Greg Kihn - vocals, guitar; Robbie Dunbar - guitar, vocals; Steve Wright - bass; Larry Lynch - drums
Two years after forming, the Greg Kihn Band give another one of their stellar performances on this radio concert captured at New York's Bottom Line. Kihn, an aspiring singer-songwriter from Baltimore, Maryland, migrated to San Francisco in 1974. Shortly after landing in the Bay Area, Kihn became one of the first artists signed to Matthew Kaufman's fledgling indie label, Beserkley Records. Beserkley had had some initial success with such artists as Jonathan Richman and The Modern Lovers and Earth Quake, but it would be Kihn, with his keen sense of radio-friendly melodies, who would go on to be Beserkley's best-selling artist. After a slot on a popular Beserkley compilation, Kihn formed the first version of the Greg Kihn Band with Ronnie Dunbar on guitar and backing vocals, Steve Wright on bass, and Larry Lynch on drums.
Included in this early show are "Remember," which is given an extended seven-minute treatment, followed by a soulful version of Bruce Springsteen's "For You." Springsteen would actually write a few more songs specifically for Kihn, including "Rendezvous," which would show up on 1979's With the Naked Eye.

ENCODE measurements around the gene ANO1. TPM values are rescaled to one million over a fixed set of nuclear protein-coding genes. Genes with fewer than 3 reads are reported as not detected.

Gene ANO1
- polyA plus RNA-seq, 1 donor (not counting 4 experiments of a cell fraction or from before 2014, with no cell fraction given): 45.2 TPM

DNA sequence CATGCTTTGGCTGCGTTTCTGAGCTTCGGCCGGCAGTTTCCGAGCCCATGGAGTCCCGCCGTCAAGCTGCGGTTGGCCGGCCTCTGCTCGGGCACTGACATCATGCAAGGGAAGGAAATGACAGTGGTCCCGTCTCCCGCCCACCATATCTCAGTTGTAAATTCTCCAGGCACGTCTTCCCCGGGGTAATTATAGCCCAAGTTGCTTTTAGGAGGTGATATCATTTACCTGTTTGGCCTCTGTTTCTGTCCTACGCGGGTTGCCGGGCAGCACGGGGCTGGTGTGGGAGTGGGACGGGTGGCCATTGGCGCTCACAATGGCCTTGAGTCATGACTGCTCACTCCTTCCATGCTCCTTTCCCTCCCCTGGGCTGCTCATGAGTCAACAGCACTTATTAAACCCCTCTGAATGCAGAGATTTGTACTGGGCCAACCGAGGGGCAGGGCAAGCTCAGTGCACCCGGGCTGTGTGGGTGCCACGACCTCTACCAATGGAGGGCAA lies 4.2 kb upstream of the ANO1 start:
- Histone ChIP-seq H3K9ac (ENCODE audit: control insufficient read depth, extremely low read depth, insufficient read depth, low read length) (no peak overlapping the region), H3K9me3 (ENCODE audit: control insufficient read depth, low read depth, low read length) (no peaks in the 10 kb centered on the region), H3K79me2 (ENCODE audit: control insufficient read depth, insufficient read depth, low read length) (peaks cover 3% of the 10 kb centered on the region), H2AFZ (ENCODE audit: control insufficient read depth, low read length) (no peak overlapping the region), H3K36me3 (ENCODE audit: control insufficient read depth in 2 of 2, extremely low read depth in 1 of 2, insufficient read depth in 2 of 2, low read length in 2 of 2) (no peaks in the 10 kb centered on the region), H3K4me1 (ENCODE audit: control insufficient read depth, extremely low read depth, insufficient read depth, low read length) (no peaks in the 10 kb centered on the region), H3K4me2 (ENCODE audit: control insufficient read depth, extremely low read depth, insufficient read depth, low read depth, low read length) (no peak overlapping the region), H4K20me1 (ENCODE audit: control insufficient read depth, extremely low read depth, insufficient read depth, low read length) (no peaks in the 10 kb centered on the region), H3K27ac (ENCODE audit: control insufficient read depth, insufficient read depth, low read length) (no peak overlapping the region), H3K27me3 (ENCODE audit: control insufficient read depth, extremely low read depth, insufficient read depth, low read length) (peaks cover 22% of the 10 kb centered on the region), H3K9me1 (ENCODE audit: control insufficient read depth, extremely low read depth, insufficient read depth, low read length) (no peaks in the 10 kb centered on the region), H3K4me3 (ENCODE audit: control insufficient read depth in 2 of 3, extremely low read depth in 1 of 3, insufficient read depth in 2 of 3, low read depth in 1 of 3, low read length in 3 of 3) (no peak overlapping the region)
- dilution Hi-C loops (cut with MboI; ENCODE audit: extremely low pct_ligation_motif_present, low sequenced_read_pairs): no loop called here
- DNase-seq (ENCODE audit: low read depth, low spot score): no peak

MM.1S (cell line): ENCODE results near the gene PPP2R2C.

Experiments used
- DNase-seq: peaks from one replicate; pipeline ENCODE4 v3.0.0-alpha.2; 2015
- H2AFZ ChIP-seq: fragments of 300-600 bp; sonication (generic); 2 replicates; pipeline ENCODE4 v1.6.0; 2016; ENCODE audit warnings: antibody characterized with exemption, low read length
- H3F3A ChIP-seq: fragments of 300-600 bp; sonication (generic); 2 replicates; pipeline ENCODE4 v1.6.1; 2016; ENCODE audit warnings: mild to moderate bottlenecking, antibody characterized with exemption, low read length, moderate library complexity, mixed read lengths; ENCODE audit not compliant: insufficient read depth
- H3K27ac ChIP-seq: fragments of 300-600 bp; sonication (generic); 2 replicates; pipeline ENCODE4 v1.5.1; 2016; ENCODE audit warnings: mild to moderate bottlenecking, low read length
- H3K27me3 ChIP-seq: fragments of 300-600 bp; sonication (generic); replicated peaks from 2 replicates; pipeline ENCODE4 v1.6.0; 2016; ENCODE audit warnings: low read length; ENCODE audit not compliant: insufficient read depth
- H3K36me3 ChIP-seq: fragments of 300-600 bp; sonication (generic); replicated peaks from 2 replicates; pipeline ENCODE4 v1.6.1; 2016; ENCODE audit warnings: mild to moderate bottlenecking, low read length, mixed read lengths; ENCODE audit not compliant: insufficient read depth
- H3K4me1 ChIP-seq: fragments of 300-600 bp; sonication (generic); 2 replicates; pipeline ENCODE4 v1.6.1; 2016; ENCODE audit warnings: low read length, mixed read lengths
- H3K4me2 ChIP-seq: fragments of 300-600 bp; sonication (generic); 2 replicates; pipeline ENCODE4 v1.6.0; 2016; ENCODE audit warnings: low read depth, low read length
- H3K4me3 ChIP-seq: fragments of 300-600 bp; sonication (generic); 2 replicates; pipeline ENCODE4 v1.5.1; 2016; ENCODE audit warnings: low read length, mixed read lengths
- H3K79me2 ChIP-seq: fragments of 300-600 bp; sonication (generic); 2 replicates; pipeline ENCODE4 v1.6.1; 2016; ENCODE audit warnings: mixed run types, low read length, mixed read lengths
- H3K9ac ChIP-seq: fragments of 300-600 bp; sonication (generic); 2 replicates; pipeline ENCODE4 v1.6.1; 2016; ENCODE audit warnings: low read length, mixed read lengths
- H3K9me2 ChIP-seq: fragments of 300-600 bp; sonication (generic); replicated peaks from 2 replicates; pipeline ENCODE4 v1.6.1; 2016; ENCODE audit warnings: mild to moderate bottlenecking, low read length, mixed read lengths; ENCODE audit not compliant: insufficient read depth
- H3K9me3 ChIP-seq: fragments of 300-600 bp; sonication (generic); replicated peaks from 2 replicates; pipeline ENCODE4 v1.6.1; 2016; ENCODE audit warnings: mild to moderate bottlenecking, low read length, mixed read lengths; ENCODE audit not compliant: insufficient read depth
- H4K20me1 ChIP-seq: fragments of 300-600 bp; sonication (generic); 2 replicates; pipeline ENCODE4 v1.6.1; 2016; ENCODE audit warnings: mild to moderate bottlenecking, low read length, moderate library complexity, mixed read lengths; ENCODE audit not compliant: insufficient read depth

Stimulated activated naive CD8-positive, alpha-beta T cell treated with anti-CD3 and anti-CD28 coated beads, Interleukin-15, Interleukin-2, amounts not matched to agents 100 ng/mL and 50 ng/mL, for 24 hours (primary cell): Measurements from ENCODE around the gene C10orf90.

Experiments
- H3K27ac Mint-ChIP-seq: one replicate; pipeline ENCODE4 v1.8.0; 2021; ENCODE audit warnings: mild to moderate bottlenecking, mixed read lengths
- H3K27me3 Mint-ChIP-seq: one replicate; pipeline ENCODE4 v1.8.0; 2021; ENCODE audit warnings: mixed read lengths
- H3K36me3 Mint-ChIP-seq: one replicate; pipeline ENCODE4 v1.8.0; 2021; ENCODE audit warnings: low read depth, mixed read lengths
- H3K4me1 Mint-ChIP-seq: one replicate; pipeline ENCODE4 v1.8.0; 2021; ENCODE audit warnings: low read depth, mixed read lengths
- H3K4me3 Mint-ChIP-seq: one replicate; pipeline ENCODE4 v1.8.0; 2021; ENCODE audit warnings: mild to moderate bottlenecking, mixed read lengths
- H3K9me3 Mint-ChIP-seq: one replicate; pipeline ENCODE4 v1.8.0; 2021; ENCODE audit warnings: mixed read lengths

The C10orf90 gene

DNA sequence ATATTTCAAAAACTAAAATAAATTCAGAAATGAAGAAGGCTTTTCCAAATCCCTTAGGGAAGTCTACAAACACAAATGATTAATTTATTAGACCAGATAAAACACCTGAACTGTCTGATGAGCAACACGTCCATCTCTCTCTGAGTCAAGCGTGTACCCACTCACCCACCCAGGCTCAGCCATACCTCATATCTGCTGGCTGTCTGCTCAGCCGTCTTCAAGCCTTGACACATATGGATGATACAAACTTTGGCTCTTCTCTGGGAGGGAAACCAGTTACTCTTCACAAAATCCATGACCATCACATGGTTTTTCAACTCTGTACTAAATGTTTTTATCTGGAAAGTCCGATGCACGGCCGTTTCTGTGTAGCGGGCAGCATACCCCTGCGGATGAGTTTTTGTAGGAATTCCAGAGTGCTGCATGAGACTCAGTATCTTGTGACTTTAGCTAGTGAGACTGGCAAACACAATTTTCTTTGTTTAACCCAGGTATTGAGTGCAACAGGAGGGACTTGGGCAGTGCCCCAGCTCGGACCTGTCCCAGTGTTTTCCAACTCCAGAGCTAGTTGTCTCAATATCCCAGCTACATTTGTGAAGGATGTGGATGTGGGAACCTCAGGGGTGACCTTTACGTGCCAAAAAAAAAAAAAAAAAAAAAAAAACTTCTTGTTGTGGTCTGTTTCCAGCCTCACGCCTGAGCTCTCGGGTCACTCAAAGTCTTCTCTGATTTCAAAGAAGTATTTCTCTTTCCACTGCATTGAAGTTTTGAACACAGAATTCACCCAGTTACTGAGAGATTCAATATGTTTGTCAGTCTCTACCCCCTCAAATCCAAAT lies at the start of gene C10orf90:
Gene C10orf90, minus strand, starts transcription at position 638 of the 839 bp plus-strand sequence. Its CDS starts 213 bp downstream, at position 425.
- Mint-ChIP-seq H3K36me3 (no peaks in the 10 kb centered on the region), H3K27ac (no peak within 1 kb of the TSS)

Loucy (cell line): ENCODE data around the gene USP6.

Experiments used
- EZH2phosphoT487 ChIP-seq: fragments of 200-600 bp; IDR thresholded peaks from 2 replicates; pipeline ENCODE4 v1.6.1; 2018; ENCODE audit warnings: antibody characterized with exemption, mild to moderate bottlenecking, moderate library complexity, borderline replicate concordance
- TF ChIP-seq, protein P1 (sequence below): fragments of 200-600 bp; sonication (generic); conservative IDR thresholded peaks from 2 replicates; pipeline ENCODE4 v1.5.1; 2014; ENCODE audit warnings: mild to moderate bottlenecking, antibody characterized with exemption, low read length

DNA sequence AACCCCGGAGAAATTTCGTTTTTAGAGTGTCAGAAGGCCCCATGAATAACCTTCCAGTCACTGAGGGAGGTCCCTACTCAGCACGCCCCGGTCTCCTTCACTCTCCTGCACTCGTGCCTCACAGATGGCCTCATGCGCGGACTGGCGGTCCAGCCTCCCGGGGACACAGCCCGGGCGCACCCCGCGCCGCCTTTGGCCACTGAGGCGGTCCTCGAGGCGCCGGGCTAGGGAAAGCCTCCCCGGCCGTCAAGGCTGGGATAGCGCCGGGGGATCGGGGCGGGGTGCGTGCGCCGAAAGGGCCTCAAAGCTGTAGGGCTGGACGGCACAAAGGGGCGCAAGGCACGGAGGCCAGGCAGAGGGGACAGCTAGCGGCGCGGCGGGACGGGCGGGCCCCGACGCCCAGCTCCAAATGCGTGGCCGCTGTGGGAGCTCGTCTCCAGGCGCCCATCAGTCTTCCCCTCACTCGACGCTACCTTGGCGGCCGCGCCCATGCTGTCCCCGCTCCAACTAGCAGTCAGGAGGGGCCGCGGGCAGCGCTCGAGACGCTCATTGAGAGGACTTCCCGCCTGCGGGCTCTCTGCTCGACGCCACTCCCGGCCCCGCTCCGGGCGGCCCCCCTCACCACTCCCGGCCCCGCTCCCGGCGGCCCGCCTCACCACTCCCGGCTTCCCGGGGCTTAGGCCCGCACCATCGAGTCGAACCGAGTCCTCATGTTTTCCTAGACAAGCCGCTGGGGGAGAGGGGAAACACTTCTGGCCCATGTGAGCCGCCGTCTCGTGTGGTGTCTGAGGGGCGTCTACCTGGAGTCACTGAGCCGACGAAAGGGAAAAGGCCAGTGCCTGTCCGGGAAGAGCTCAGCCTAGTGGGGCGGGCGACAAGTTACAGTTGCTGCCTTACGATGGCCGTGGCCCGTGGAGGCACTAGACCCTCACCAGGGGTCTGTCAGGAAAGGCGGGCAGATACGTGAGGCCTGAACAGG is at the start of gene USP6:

The rest of the show includes early Kihn material including "Hurt So Bad" (not the same one made famous by Little Anthony and the Imperials), "Everybody Else," "Any Other Woman," and a completely rocking eight-minute version of "Secret Meetings," written by his labelmate, Jonathan Richman. Although this show was before he had his biggest commercial success, it still shows how potent of a rock and roll band this group was.
Kihn would stay with Beserkley for a decade, and the success of his later hit singles, "The Break Up Song (They Don't Write 'Em)," and "Jeopardy," would secure a major label distribution deal for the cutting edge record company from the early 1980s onward.
By 1985, Kihn's popularity began to wane and he started working with smaller labels such as Clean Cuts, out of his native Baltimore. He returned to the Bay Area to work as a morning DJ, and kept touring sporadically through the 1990s. He launched a third career as a successful novelist and author in 1996. His first book, Horror Show, was nominated for the Bram Stoker Award.